A full slate of activities in Columbus is planned for Monday, Jan. 21, to celebrate the legacy of Martin Luther King Jr.
The day kicks off at 7 a.m. with the 28th annual breakfast, to be held in the Battelle Grand ballroom in the Greater Columbus Convention Center, 400 N. High St.
The keynote speaker is the Rev. Dr. DeForest B. Soaries Jr., the senior pastor of the First Baptist Church of Lincoln Gardens in Somerset, N.J.
Bert Castle, executive director of the breakfast, said about 3,000 people are expected to attend, which is anticipated to be less that previous years because the event coincides with the inauguration of President Barack Obama.
Nevertheless, it promises to be a powerful lineup, Castle said.
"It's an exciting experience," he said. "It's a burst of multicultural groups.
"Behind the breakfast is a host of volunteers and volunteers are golden in that they provide their time, energy and expertise in supporting the breakfast."
Cost is $35 per individual and $350 for a table of 10. More information is available at mlkjrbreakfast.com.
Following the breakfast, an open house will be held from 10 a.m. to 4 p.m. at the King Arts Complex, 867 Mt. Vernon Ave. on the Near East Side.
President Obama's inauguration will be broadcast in the center's Pythian Theater.
Participants will have an opportunity to participate in the "Marching On" art project, where children and adults will design and paint a shoe to exhibit in the corridor of the complex.
Officials with the facility invite people to bring a non-perishable food item, to be donated to the Mid-Ohio Foodbank.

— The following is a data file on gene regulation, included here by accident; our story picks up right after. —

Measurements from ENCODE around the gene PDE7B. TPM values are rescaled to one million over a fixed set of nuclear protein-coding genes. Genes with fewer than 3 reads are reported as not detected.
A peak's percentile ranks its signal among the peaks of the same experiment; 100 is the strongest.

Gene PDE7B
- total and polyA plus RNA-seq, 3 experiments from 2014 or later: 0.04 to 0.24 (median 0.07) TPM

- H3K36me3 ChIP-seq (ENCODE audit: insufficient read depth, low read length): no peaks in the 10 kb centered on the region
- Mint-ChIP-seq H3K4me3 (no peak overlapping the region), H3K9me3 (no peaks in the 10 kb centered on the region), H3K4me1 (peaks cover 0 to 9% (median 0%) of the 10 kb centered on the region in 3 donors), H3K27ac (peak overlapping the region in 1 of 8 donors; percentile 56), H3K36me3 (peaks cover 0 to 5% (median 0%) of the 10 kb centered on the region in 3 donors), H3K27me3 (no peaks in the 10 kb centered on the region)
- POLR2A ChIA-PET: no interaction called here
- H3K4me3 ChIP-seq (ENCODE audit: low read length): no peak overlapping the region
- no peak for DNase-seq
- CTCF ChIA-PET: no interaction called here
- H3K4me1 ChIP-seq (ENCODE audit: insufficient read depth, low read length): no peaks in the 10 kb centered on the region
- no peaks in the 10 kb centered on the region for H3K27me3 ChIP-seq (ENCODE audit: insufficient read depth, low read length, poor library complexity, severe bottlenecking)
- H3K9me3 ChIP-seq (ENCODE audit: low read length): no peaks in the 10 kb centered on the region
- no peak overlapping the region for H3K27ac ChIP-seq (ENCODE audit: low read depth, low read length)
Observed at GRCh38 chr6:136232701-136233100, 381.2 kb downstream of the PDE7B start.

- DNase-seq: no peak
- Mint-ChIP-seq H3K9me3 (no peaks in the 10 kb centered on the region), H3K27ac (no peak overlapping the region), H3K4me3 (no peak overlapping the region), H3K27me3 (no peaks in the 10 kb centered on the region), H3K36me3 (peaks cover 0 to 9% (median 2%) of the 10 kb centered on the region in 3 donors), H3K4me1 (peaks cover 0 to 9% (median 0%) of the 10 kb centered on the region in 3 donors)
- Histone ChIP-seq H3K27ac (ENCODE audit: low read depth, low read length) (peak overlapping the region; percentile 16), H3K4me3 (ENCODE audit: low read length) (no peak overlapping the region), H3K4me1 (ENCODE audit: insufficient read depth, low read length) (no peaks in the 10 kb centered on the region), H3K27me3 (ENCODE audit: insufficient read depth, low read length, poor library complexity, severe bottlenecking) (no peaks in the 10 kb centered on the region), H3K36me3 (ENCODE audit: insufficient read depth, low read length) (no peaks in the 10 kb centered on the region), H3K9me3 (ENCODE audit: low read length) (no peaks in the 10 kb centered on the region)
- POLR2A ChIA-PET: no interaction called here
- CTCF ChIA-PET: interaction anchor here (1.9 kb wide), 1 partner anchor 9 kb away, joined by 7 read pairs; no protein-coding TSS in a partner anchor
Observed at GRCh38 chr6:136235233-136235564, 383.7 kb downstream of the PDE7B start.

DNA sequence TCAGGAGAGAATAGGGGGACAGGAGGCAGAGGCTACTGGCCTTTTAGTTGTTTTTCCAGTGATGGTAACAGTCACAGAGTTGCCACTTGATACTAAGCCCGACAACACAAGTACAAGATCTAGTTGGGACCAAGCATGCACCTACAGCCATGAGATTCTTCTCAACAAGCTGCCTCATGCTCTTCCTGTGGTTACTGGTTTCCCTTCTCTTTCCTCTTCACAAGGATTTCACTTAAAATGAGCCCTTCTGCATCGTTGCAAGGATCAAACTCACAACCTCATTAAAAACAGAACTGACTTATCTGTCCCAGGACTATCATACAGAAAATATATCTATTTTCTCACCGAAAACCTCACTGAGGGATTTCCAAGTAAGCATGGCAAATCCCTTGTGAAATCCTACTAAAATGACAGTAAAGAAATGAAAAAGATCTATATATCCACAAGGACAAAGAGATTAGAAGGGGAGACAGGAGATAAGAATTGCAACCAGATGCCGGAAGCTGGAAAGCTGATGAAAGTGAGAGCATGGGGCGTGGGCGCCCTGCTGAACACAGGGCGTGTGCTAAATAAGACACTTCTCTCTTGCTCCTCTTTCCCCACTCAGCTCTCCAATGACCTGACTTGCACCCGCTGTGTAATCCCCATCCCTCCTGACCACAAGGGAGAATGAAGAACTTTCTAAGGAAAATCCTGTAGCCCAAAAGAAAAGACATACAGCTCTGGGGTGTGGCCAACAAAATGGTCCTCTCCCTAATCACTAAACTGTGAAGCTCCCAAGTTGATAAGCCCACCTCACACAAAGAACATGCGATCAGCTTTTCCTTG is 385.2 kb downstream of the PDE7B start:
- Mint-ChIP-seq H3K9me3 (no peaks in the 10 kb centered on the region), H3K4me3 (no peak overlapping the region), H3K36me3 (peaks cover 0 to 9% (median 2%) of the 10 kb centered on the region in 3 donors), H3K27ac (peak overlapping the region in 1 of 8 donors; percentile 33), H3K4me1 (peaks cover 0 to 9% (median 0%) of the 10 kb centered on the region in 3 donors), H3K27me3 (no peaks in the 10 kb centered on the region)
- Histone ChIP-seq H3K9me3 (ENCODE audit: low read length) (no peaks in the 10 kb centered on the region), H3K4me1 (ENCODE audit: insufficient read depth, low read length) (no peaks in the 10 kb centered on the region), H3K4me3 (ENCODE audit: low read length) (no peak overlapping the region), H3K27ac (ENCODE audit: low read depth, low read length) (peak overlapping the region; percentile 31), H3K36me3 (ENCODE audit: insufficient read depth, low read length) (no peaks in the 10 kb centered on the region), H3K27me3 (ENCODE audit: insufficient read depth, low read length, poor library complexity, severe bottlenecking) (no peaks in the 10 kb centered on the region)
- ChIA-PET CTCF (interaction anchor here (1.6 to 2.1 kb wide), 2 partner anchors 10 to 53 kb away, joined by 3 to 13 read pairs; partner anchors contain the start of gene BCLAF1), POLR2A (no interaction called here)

"It's a big signature event not only for the King Arts Complex, but for the city," said Toni Johnson, marketing and membership director for center.
Meanwhile, gathering for the ceremonial march begins at 4 p.m. at Columbus City Hall, 90 W. Broad St. The march, commemorating King's historic march from Selma to Montgomery, Ala., in 1965, will begin at 4:45 p.m. and proceed west on Broad Street to the Franklin County Veterans Memorial, 300 W. Broad St.
Doors at Veterans Memorial open at 5 p.m. Attractions include a three-act historical remembrance written by student interns from Ohio State University and live performances from BalletMet Columbus, the Jazz Arts Academy and a 150-voice youth choir.
Napoleon Bell, executive director of the Columbus Community Relations Commission, stresses festivities are open to everyone in the Greater Columbus region.
"We have such a large, diverse population in the city," he said, "and, I think that adds to the celebration.
"When you look out at the crowd, it's not homogenous, it's diverse," Bell said. "People get it: Dr. Martin Luther King Jr. was there for the rights of all."